PROFILE

Joanna Rutter

Marketing, Dor
I run content marketing for Dor, an analytics solution for physical locations that collects foot traffic data using thermal people sensors and visualizes those trends on an easy-to-use, cloud-based platform. I'm driven by a belief that people who manage retail spaces should be empowered to focus on what really matters: Designing and operating intentional, efficient stores where meaningful connections happen.
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  • Posted on: 06/13/2019

    Indochino bets big on showrooms

    Can't make a sweeping prediction, but I can comment on how utterly delightful their staff was in their Chicago store. I did what we all do -- "Hi, I'm a retail geek, do you mind if I take photos of your displays?" -- and struck up conversations with their team. They were so knowledgable about the production process and their competition, and were genuinely happy to be there. Something about their showrooms works, and if I had to bet, I'd guess it's that they hire carefully and train well!
  • Posted on: 05/16/2019

    Why does loyalty program ROI remain so murky?

    I really like that recommendation, Bob!
  • Posted on: 05/16/2019

    Why does loyalty program ROI remain so murky?

    The tough thing about spending 2 percent to 4 percent on "loyalty programs" is that it's still a drop in the organizational bucket, compared to newcomer/challenger brands whose whole model is (philosophically) 100 percent toward the idea of attracting and retaining customers, often at high cost. Loyalty programs are operational structures put on top of something worth being loyal to in the first place. Paying attention to the right metrics may clarify where you're missing the mark. Look to the ones DTC brands use -- cost per acquisition, especially in remarketing; store and website traffic and the CTR of that traffic -- and track them in dashboards every day as religiously as they are. Hopefully a good start.
  • Posted on: 04/26/2019

    Should (can) rivals meet the free one-day delivery bar being set by Amazon?

    Tony, I imagine we'll disagree passionately (though civilly) on that. I tip my hat to you and your business, and refer anyone interested to Scott Galloway's writing/videos on the historical precedent for breaking up Amazon. Directing us elsewhere mainly out of curiosity -- I see you're an owner of an independent grocery store. What pressures if any are you feeling from chain competitors to offer curbside pickup and other tech-enabled services? (How do these headlines play out on your shop floor?) Are your customers asking for those services?
  • Posted on: 04/26/2019

    Should (can) rivals meet the free one-day delivery bar being set by Amazon?

    Amazon is the only company who could even attempt to deliver on this promise today. The promise is carried out by a troubling system worth calling out directly. The exploited party in this story is Amazon's workforce -- largely underpaid, contracted by third-party employers, most without benefits or healthcare, prevented from organizing -- along with the factory labor that produces the products Amazon sells. This is not a radical reminder; we know the stories of heart attacks on fulfillment floors. We also know the environmental impact of speedy shipping and the glut of packaging waste stacking up in landfills. This is the ecosystem that makes one-day shipping possible. Behold our innovation. Instead of resigning to some kind of "this is the way it goes" determinism until the government intervenes, Amazon's rivals can compete for the consumer's conscience by listening to their own, and listening to their customers. There's just no way right now to offer one-day shipping profitably without negative environmental impact and gross labor rights violations swept under the rug. Rivals can tighten up inefficiencies in their own systems (you know, without short-cutting people and planet) and offering convenience from a fresh angle. They must.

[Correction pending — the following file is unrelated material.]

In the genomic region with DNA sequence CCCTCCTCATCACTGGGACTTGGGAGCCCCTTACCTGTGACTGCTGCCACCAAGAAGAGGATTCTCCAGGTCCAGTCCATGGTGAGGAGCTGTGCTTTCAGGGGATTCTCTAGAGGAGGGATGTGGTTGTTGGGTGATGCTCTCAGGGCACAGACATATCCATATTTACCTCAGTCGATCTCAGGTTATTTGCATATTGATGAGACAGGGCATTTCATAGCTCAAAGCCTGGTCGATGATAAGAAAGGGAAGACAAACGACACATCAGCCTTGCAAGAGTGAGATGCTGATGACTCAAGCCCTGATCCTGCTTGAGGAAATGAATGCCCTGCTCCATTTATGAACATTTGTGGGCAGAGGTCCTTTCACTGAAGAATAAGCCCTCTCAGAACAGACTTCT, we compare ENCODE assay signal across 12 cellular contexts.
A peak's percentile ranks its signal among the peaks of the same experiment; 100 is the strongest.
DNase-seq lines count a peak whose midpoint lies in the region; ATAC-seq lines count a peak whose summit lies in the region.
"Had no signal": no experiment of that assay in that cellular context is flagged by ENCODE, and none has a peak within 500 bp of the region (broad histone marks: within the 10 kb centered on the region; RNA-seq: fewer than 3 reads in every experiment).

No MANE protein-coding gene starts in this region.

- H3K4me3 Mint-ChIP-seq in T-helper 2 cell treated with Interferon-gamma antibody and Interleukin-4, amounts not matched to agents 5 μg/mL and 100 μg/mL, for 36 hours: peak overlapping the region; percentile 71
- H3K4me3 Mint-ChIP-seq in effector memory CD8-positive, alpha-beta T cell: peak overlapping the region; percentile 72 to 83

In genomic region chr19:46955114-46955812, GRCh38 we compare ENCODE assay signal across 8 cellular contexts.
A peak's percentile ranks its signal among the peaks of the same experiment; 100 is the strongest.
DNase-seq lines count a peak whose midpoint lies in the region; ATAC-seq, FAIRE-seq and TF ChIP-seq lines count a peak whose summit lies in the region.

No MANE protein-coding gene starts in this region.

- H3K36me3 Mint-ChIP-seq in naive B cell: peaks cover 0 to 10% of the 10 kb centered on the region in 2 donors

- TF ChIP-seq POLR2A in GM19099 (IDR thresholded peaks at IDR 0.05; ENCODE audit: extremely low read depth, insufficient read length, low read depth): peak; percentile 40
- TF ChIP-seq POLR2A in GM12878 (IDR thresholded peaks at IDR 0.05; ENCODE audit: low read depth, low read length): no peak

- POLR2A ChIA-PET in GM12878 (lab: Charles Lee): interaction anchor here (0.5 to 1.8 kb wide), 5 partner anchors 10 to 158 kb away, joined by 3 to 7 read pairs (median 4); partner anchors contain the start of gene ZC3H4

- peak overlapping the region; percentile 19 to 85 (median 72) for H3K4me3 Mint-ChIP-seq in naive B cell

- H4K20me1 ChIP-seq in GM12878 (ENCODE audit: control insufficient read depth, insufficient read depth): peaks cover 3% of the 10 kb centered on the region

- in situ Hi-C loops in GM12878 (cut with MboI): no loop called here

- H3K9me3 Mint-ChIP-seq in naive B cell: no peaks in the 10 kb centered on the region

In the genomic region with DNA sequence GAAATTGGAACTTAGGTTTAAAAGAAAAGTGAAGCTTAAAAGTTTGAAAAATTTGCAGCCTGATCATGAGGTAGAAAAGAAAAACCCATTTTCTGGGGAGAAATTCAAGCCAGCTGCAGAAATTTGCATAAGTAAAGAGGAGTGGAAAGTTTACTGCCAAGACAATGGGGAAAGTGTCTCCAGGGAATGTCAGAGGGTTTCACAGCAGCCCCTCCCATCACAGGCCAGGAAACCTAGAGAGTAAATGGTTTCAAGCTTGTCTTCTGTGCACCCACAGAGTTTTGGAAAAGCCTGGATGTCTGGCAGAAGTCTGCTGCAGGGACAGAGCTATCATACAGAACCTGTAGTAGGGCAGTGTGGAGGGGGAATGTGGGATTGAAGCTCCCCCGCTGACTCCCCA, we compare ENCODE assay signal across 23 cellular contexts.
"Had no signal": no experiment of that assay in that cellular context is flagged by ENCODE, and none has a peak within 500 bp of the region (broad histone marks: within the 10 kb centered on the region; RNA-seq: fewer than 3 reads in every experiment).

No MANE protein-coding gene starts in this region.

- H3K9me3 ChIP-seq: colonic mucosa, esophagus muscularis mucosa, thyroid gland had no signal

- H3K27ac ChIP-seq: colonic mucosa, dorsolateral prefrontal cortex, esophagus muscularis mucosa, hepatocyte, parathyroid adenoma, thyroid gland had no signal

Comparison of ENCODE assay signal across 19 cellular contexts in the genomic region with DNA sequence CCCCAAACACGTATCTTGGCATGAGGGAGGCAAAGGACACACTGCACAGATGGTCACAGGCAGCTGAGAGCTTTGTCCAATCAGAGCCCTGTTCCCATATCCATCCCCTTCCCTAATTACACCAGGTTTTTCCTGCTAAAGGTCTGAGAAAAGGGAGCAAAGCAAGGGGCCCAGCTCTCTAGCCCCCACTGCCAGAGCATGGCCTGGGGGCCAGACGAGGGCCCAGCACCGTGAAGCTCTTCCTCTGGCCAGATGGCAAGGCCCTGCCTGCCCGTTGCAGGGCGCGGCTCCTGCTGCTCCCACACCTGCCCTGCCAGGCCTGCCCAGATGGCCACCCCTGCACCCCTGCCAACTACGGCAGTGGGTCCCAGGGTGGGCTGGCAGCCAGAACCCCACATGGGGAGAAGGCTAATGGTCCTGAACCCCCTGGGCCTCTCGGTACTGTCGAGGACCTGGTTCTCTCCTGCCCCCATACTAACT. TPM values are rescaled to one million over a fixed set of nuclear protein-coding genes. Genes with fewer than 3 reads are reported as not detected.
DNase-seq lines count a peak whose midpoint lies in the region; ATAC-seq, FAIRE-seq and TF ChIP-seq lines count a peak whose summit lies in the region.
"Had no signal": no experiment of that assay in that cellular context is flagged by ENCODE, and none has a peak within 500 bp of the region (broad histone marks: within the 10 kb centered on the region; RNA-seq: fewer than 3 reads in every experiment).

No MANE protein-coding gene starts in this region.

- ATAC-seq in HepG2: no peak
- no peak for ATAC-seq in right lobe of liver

• Posted on: 04/18/2019

    Will America’s love for paper coupons ever die?

    I'm sure I could cite oodles of consumer psych studies here focused on the illusion of agency/control in making a purchase, especially if you don't feel like you have financial agency elsewhere. The coupon is the retailer winking at the shopper to, "go ahead, hack our system, we'll give you back a slice of the markup pie." Consumers might be getting weary of having to hack this system. Perhaps the coupon has to evolve beyond paper or phones. What could it look like for retailers to be radically transparent about their pricing in the first place?
  • Posted on: 04/04/2019

    What should a retailer ask at an exit interview?

    Exit interviews should ideally be the final chapter of a journey that included recruiting, robust and continuous training, check-ins, surveys and benchmarks along the way -- alone it's just too little, too late. As the last step along a 20- or 30-point journey as an employee, it makes sense, as long as you're willing to listen and actually implement changes.
  • Posted on: 04/03/2019

    McDonald’s reverses positions, won’t actively oppose minimum wage hikes